Baptists and the American Civil War: September 28, 1864

General Nathan Bedford Forrest

General Nathan Bedford Forrest

Following yesterday’s bloody Battle of Marianna in northwest Florida, in which Union forces emerged victorious, a contingent of nearby Washington County militia assembled and today move toward Marriana in hopes of engaging the Federals. At the same time, the victorious Union forces move out from Marriana this morning. Neither army realizes that they are marching on a course that will result in a surprise engagement with the other.

Around noon the Federals stop for lunch, according to legend, on the grounds of the Old Baptist Academy. Afterwards, they march in the direction of the town of Vernon. Late in the afternoon, the Federals and Rebels stumble upon each other. Following a brief period of fighting in which one Confederate is killed, once again Union forces prevail.

Meanwhile, today’s South Carolina Confederate Baptist newspaper reassures readers, yet again, that slaves remain loyal to their masters. The message is conveyed in rather vivid fashion through a story (now having circulated around the South for well over a month) of how Alabama slaves love Confederate General Nathan Bedford Forrest, a brilliant tactician (and the only man on either side of the war to rise from the rank of private to general) yet a rather violent and brutal general who became infamous earlier this year for murdering black Union soldiers in the Battle of Fort Pillow.

It is known that the negroes of the Methodist congregation at Uniontown, Ala., recently contributed $1000 to the Association for the Relief of Maimed Soldiers, and being informed that this contribution was sufficient to constitute a Life Director, they elected Gen. Forrest for that honor. The Selma Reporter publishes the General’s letter to Dr. Neely, acknowledging the compliment in which he says:

I am not indifferent to the compliment paid me by “the Methodist Congregation of Negroes at Uniontown.” I prize this manifestation on the part of the negro more than I fear the thousand calumnies with which a defeated and vanquished foe are endeavoring to blacken my name. It has been my fortune to have had much dealing with the negro since I arrived at manhood, and I have uniformly treated them with kindness and humanity. Those that have been forcibly taken away from me, I know are sighing for the happy home from which they have been seduced. Those that heeded not the ridiculous promises of the Yankees, and who still remain with me fly from his approaching footsteps with the same instincts of fear and danger that they would fly from a leprosy. I predict, that after peace shall have been restored, most of the negroes that have been decoyed from their homes, will gladly and joyfully return, infinitely preferring slavery among the Southern people to freedom at the North. Instead of being guilty of the atrocities charged upon me, I have uniformly expressed my sympathies for the negro. He has been deluded by false promises, and I had much rather make war upon the white man who has deceived him.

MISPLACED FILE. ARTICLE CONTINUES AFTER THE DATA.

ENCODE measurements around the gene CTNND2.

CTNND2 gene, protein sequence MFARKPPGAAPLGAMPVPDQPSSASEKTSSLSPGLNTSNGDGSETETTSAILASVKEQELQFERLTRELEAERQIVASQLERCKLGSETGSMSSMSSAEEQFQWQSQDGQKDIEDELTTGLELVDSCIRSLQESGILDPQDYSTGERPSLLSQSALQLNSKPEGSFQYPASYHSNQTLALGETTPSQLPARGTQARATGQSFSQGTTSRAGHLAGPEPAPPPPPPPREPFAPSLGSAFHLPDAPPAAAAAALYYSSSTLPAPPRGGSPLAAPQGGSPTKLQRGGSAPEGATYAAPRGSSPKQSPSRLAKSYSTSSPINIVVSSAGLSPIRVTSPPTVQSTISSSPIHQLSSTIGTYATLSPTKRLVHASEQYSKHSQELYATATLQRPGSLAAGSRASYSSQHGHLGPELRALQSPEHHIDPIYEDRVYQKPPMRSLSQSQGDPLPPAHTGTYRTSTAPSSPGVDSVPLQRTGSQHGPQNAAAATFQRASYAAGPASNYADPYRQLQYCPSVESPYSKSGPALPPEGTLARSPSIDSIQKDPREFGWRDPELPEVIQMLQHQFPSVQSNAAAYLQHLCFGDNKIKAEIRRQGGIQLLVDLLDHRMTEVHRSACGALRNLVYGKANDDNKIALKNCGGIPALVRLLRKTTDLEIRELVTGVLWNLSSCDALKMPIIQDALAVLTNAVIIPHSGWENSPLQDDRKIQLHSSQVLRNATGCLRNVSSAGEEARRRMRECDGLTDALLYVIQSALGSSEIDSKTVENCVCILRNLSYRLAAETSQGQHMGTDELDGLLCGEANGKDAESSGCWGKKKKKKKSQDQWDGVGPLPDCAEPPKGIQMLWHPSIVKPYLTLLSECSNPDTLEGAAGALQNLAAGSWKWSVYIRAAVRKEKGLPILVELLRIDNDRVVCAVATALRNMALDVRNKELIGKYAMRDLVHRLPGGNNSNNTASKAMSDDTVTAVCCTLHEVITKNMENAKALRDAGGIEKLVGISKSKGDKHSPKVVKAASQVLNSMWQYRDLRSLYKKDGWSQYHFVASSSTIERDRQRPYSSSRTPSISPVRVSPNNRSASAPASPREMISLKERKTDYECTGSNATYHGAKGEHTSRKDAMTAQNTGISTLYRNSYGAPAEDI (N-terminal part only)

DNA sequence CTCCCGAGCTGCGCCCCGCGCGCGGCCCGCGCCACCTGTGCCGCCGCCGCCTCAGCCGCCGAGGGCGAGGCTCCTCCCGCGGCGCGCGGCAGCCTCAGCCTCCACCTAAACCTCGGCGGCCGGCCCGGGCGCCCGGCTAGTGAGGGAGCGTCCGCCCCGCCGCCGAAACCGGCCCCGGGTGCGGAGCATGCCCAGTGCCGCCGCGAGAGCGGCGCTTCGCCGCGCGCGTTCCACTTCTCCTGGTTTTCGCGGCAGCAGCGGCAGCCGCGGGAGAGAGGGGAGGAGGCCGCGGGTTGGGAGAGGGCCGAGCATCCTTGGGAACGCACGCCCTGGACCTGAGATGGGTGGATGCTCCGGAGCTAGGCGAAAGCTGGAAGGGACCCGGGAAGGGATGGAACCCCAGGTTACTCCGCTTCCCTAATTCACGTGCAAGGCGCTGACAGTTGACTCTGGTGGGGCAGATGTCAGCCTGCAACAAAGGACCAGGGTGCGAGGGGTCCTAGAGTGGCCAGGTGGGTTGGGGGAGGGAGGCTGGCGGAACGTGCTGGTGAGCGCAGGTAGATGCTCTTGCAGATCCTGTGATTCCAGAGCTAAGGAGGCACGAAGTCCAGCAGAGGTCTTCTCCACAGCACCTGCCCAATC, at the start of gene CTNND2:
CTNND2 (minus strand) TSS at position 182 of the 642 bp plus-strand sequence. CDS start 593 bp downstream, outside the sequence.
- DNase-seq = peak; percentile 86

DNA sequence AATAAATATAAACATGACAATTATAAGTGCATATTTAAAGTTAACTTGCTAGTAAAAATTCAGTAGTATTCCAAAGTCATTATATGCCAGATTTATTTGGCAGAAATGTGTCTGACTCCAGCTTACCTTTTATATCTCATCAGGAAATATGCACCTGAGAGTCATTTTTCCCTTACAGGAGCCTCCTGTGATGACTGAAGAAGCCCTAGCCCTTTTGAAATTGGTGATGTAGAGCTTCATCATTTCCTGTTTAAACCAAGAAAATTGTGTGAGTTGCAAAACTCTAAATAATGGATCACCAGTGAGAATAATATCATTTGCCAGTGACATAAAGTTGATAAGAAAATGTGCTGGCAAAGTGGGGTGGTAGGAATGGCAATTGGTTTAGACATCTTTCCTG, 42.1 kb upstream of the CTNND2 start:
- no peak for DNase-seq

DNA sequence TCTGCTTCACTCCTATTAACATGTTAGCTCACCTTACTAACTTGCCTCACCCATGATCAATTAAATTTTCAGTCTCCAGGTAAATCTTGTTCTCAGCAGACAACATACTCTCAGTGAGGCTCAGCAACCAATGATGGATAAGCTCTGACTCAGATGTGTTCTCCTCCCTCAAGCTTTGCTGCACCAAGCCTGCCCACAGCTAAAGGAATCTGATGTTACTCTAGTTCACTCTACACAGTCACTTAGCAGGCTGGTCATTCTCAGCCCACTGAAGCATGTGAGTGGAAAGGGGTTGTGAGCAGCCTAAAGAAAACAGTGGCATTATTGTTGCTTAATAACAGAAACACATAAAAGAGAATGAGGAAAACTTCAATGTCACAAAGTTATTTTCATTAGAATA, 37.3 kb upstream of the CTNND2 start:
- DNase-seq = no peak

Is this story true? It matters not, for it tells white Southerners what they want to hear at a time when slaves by the tens of thousands have already escaped to freedom behind Union lines (none of which have returned asking to be re-enslaved). The prediction about blacks preferring slavery over freedom represents the continuing delusional thinking of white Southerners even at this late date in the war.

After the war, Forrest is elected as the first Grand Wizard of the Ku Klux Klan, an organization known for harassing, intimidating and–in many instances–killing blacks and their white allies in an attempt to restore strict racial mores in the South.

Nonetheless, Forrest eventually leaves the Klan and allegedly renounces some of his racist past, to the point of advocating for the admission of blacks into law schools.

Sources: Battle of Vernon (link) and (link), Ben Phelan, “Gen. Nathan Bedford Forrest and the KKK,” Public Broadcasting Service, including image (link); “Nathan Bedford Forrest,” Civil War Trust (link); “Gen. Forrest and the Negroes,” Confederate Baptist, September 28, 1864